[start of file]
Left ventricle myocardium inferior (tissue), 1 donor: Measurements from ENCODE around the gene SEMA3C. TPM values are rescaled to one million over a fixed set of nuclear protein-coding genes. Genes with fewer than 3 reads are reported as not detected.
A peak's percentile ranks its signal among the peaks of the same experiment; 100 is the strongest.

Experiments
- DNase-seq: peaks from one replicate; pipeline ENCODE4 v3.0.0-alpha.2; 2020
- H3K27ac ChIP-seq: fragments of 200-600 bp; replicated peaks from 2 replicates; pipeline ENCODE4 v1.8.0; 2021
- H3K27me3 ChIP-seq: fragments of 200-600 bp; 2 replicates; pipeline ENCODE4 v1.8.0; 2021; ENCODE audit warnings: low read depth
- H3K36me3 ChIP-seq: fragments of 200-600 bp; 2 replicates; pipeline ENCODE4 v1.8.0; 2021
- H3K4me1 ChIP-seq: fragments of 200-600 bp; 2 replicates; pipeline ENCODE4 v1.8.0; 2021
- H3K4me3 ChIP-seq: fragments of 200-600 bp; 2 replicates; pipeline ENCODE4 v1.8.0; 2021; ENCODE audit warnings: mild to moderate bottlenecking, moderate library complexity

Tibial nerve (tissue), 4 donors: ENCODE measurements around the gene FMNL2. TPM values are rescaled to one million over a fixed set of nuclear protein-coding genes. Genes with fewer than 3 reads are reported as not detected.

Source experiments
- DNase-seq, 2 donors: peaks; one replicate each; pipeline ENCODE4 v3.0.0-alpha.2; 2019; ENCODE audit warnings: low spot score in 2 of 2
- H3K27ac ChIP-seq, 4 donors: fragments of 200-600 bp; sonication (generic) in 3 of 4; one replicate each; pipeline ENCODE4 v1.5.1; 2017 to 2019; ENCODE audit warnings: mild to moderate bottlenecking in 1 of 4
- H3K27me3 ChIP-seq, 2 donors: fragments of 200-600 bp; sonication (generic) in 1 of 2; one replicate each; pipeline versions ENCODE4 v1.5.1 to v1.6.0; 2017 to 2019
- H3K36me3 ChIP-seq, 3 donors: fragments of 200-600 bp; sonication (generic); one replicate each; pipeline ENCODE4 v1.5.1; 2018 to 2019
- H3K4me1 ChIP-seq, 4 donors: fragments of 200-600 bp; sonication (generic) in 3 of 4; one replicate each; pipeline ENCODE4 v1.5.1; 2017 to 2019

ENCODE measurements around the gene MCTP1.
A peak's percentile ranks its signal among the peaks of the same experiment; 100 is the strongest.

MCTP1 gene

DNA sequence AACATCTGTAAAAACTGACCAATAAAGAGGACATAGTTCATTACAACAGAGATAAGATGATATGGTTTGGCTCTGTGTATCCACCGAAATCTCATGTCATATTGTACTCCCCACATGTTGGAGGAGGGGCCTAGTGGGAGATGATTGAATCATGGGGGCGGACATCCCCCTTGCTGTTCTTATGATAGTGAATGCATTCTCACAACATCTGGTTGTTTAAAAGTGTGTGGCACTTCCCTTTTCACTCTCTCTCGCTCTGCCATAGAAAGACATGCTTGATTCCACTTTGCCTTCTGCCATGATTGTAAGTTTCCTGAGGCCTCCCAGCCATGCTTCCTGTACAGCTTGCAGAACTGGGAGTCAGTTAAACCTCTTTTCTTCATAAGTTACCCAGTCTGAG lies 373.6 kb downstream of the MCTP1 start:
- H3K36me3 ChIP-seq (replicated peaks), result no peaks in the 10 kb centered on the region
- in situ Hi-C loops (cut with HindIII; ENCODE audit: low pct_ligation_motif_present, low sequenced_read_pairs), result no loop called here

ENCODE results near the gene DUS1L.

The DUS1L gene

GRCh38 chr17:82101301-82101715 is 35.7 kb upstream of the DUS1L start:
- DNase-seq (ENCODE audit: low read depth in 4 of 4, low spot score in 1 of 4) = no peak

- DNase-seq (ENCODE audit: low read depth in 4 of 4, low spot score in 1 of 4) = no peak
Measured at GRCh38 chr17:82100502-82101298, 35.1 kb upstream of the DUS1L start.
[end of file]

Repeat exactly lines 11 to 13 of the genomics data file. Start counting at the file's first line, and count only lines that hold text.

Source experiments
- DNase-seq, 2 donors: peaks; one replicate each; pipeline ENCODE4 v3.0.0-alpha.2; 2019; ENCODE audit warnings: low spot score in 2 of 2
- H3K27ac ChIP-seq, 4 donors: fragments of 200-600 bp; sonication (generic) in 3 of 4; one replicate each; pipeline ENCODE4 v1.5.1; 2017 to 2019; ENCODE audit warnings: mild to moderate bottlenecking in 1 of 4